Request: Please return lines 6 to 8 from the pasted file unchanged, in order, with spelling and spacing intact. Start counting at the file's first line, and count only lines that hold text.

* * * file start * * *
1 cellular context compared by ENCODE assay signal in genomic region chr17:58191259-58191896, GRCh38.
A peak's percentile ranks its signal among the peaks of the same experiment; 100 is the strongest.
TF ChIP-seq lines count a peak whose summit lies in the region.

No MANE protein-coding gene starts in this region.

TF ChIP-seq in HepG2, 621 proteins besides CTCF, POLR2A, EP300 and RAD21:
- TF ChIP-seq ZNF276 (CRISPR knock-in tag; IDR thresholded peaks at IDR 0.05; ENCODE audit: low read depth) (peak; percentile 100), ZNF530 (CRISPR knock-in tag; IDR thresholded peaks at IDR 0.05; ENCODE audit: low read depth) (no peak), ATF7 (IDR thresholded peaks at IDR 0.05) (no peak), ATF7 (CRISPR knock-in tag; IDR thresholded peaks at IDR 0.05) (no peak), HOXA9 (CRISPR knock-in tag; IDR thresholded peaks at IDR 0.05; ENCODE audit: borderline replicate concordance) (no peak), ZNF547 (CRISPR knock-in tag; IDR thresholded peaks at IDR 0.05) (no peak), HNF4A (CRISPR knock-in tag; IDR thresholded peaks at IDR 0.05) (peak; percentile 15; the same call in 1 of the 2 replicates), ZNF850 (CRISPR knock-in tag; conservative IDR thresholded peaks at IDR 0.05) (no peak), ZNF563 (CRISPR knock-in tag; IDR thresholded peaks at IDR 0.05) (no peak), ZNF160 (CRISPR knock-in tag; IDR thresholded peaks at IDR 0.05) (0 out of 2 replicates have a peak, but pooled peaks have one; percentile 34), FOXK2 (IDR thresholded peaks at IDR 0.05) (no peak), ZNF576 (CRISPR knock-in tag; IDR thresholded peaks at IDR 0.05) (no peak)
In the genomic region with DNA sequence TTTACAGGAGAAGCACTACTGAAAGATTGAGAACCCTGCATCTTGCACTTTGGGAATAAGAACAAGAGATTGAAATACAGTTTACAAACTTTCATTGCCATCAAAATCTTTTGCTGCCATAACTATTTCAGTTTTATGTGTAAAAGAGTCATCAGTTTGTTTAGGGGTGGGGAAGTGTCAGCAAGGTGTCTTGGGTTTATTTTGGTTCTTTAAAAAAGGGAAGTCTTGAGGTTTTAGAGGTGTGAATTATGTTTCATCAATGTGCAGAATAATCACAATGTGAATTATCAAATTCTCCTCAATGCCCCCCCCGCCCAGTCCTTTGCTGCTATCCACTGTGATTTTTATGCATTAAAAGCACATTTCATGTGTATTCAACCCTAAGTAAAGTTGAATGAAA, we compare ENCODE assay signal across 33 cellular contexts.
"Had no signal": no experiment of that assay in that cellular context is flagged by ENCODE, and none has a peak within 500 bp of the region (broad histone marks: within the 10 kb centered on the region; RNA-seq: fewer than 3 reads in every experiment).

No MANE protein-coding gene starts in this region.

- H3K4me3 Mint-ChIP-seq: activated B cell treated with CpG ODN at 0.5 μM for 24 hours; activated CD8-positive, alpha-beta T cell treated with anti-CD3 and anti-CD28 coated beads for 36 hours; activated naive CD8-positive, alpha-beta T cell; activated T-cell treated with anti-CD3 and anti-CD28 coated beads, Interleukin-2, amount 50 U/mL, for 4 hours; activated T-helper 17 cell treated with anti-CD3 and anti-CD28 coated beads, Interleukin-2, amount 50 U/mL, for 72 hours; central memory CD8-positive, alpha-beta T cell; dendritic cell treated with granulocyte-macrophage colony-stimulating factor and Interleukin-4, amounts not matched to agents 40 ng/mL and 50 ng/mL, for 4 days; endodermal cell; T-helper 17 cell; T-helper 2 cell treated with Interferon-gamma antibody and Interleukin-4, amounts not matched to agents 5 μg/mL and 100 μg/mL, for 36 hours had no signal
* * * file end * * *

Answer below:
- TF ChIP-seq ZNF276 (CRISPR knock-in tag; IDR thresholded peaks at IDR 0.05; ENCODE audit: low read depth) (peak; percentile 100), ZNF530 (CRISPR knock-in tag; IDR thresholded peaks at IDR 0.05; ENCODE audit: low read depth) (no peak), ATF7 (IDR thresholded peaks at IDR 0.05) (no peak), ATF7 (CRISPR knock-in tag; IDR thresholded peaks at IDR 0.05) (no peak), HOXA9 (CRISPR knock-in tag; IDR thresholded peaks at IDR 0.05; ENCODE audit: borderline replicate concordance) (no peak), ZNF547 (CRISPR knock-in tag; IDR thresholded peaks at IDR 0.05) (no peak), HNF4A (CRISPR knock-in tag; IDR thresholded peaks at IDR 0.05) (peak; percentile 15; the same call in 1 of the 2 replicates), ZNF850 (CRISPR knock-in tag; conservative IDR thresholded peaks at IDR 0.05) (no peak), ZNF563 (CRISPR knock-in tag; IDR thresholded peaks at IDR 0.05) (no peak), ZNF160 (CRISPR knock-in tag; IDR thresholded peaks at IDR 0.05) (0 out of 2 replicates have a peak, but pooled peaks have one; percentile 34), FOXK2 (IDR thresholded peaks at IDR 0.05) (no peak), ZNF576 (CRISPR knock-in tag; IDR thresholded peaks at IDR 0.05) (no peak)
In the genomic region with DNA sequence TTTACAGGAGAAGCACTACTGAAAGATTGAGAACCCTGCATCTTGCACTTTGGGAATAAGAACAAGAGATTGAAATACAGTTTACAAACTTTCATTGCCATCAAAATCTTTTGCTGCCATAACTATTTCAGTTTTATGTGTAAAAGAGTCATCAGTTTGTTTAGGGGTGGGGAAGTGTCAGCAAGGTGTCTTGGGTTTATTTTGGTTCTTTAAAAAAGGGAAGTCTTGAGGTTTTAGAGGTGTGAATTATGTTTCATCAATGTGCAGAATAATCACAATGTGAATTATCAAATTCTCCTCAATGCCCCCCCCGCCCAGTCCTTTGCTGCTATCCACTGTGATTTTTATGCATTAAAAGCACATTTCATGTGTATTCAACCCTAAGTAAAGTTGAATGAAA, we compare ENCODE assay signal across 33 cellular contexts.
"Had no signal": no experiment of that assay in that cellular context is flagged by ENCODE, and none has a peak within 500 bp of the region (broad histone marks: within the 10 kb centered on the region; RNA-seq: fewer than 3 reads in every experiment).